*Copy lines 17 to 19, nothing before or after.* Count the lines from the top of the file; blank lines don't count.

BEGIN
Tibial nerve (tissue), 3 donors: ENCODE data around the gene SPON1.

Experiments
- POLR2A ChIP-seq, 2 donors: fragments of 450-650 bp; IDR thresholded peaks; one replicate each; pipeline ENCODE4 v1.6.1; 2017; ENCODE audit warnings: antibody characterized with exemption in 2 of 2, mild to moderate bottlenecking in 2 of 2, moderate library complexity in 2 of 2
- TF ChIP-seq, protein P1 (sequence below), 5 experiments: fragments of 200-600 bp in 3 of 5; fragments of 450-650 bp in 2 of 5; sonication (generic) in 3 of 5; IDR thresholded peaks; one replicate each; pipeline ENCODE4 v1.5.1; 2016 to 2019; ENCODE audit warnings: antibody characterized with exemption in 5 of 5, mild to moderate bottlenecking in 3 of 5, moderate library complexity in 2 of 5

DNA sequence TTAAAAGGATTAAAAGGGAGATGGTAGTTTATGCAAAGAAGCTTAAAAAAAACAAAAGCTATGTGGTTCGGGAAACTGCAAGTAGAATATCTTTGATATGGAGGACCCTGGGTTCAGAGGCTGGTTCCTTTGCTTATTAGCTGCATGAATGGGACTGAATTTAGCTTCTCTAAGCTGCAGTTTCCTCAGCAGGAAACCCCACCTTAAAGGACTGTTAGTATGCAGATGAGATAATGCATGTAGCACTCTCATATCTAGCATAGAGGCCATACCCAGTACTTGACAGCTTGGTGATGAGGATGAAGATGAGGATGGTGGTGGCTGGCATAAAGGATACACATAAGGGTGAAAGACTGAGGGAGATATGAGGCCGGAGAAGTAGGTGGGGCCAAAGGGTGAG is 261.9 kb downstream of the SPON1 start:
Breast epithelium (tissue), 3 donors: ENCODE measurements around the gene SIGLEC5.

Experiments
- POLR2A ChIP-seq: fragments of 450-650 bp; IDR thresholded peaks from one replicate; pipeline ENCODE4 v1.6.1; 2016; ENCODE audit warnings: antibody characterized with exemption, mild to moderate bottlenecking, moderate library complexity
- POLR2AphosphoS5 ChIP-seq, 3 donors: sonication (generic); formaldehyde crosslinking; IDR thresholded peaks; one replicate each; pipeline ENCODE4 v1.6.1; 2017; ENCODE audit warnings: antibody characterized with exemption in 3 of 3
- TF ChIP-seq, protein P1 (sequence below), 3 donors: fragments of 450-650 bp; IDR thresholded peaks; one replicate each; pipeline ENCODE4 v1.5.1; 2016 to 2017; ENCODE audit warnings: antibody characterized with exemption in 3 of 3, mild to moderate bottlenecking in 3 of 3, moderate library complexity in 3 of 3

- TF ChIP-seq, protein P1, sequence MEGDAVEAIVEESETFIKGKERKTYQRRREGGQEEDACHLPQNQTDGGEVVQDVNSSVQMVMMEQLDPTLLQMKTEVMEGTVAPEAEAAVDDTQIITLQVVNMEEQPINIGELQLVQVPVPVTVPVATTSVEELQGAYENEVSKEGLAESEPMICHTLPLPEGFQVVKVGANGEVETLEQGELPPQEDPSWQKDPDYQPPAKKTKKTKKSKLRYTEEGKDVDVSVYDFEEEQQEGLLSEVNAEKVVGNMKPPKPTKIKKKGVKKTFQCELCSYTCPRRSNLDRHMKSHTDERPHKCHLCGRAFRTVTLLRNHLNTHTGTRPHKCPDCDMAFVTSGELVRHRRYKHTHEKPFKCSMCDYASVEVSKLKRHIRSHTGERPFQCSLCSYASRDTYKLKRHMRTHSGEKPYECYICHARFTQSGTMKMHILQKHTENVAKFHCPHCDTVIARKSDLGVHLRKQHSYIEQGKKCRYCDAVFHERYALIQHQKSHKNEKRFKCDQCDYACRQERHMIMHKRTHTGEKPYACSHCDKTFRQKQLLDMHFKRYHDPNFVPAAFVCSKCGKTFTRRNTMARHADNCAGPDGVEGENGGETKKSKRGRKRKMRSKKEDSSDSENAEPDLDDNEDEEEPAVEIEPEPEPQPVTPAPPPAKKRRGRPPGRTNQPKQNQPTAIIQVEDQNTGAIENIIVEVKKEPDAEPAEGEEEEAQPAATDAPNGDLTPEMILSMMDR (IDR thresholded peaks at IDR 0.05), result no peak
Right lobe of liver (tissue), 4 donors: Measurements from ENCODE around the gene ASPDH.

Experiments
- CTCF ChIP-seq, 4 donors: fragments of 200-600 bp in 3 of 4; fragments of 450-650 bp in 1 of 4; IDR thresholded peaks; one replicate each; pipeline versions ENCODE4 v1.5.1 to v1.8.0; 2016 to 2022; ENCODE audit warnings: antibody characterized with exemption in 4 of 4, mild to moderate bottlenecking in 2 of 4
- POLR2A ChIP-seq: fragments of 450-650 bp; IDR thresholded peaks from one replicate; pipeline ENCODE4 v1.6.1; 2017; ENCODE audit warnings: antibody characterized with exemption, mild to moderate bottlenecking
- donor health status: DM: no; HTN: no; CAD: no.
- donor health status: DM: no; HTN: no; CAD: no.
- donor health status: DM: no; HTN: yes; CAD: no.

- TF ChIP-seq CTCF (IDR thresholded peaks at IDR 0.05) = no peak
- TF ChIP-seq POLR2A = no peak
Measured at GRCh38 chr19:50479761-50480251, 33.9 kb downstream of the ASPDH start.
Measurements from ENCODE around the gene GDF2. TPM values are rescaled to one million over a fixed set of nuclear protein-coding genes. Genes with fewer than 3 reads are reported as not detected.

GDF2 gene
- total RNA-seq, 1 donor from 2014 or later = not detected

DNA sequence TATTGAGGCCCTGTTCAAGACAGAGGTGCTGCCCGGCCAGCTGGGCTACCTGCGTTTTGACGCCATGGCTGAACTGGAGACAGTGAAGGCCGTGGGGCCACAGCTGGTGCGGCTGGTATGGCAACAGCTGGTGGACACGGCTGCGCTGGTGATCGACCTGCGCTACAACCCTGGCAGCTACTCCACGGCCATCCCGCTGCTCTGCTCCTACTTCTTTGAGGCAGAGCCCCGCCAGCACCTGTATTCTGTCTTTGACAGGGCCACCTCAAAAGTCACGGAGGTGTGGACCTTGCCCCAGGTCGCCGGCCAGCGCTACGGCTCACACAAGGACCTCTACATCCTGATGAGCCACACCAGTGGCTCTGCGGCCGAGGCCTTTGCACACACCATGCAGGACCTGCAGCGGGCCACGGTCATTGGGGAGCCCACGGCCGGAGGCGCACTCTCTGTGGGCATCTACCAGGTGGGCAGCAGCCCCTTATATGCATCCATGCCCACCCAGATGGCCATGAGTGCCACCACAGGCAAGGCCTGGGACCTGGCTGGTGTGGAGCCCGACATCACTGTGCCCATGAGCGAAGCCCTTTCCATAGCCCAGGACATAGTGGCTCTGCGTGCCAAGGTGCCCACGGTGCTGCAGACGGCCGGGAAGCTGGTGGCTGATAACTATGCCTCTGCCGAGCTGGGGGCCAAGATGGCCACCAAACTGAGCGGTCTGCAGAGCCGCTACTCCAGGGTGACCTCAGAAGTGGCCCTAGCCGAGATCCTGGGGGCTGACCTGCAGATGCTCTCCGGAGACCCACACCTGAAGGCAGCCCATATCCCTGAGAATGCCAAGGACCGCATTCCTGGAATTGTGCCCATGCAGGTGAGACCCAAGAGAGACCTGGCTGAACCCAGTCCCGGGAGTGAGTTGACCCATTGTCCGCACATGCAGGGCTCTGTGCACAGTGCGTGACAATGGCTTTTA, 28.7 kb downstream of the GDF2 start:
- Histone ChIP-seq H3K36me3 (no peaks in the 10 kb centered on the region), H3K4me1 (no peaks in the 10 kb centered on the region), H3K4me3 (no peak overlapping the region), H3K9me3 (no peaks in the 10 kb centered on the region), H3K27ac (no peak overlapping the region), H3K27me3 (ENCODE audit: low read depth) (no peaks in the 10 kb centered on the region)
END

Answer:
- donor health status: DM: no; HTN: no; CAD: no.
- donor health status: DM: no; HTN: yes; CAD: no.

- TF ChIP-seq CTCF (IDR thresholded peaks at IDR 0.05) = no peak